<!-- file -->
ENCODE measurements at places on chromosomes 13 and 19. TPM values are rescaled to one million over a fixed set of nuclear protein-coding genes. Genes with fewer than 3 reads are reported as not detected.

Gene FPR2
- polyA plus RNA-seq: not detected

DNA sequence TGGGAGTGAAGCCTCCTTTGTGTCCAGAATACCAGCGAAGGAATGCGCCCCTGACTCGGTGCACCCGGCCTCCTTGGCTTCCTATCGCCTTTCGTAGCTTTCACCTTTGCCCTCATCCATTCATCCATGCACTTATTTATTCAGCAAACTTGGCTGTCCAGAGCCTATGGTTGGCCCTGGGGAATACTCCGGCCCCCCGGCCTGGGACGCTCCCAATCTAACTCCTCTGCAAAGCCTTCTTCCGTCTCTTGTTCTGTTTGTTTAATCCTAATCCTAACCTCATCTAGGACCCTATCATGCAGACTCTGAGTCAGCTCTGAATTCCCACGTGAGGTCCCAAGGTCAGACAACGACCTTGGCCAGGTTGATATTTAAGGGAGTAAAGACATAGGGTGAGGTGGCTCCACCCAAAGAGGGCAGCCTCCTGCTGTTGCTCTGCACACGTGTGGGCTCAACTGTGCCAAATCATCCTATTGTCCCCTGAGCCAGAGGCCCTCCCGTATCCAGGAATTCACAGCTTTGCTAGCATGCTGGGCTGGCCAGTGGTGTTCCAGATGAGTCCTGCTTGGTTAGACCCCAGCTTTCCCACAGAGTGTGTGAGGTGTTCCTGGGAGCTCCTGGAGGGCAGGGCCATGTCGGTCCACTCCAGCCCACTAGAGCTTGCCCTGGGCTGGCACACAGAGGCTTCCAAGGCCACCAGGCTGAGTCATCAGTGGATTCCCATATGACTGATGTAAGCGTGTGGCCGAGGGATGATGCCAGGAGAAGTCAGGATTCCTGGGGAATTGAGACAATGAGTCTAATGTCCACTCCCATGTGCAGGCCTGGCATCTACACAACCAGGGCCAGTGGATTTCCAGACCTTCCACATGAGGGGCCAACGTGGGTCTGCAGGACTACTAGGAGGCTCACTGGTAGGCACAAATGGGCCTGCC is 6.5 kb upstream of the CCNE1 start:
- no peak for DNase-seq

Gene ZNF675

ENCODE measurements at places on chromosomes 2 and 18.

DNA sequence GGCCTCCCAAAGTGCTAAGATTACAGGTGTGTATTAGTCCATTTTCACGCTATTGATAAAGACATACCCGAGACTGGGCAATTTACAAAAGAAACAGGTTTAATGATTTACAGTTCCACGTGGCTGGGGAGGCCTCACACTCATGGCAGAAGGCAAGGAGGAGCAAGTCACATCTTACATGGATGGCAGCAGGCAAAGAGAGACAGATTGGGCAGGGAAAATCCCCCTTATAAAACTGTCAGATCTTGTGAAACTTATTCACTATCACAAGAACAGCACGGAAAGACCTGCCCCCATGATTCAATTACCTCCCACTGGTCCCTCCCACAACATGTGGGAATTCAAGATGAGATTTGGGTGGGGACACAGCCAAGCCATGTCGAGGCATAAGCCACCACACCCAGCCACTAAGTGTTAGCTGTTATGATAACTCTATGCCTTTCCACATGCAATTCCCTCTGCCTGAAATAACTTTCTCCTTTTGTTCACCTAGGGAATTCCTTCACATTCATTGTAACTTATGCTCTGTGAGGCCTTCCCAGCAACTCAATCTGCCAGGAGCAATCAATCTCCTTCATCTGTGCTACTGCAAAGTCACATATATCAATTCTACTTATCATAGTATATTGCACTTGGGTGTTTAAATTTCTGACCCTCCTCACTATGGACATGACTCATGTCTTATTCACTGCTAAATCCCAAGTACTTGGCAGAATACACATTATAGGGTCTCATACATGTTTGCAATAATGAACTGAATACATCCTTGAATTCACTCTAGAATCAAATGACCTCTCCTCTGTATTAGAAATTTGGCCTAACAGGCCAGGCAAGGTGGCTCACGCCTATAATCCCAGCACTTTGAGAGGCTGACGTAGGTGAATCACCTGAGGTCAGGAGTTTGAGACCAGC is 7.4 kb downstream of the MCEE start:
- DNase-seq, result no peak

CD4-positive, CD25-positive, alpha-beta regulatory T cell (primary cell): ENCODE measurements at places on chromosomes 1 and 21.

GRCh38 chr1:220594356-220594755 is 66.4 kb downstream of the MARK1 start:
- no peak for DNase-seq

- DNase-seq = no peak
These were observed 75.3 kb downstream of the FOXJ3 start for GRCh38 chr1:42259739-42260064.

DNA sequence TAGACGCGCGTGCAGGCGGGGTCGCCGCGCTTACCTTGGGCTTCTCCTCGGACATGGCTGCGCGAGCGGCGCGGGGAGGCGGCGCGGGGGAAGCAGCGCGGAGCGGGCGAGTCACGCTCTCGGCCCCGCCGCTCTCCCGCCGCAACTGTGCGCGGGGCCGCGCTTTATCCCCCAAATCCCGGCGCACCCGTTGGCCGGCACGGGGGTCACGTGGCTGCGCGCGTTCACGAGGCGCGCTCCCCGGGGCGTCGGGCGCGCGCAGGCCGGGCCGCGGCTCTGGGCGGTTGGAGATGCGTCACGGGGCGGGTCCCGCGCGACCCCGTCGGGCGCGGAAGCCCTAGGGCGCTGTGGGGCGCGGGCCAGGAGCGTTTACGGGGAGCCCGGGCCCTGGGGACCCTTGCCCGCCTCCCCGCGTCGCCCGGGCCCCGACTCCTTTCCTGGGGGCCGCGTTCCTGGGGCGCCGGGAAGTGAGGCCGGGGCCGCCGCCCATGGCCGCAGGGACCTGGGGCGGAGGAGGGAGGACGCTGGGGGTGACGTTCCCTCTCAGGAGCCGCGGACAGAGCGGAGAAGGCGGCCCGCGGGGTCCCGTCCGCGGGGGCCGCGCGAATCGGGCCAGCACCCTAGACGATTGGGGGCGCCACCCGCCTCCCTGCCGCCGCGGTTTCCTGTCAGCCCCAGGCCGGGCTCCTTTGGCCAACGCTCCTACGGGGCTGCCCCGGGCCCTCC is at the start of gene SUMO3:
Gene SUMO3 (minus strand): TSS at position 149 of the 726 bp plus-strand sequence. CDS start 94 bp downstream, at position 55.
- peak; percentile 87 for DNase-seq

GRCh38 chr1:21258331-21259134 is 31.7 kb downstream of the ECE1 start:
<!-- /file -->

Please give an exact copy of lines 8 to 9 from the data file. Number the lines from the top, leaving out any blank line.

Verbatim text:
DNA sequence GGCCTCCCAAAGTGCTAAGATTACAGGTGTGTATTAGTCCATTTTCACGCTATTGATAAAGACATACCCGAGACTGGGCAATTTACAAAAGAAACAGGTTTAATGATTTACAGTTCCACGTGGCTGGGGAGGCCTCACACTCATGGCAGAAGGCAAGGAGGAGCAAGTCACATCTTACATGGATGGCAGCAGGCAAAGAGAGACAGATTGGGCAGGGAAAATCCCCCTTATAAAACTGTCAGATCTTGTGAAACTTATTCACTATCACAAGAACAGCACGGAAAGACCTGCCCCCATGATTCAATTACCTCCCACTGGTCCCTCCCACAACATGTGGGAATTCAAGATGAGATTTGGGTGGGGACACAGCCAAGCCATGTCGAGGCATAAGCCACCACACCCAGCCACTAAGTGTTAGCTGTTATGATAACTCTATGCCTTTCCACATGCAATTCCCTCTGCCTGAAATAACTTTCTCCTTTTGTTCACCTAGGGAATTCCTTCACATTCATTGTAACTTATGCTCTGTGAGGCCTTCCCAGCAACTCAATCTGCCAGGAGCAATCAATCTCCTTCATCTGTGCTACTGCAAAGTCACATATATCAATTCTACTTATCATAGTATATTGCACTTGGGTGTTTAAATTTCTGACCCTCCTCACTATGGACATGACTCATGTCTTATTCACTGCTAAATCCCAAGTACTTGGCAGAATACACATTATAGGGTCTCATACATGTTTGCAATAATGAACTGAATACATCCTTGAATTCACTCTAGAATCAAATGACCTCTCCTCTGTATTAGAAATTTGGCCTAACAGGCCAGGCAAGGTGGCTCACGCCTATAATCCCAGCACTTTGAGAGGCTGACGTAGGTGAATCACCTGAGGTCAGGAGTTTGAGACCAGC is 7.4 kb downstream of the MCEE start:
- DNase-seq, result no peak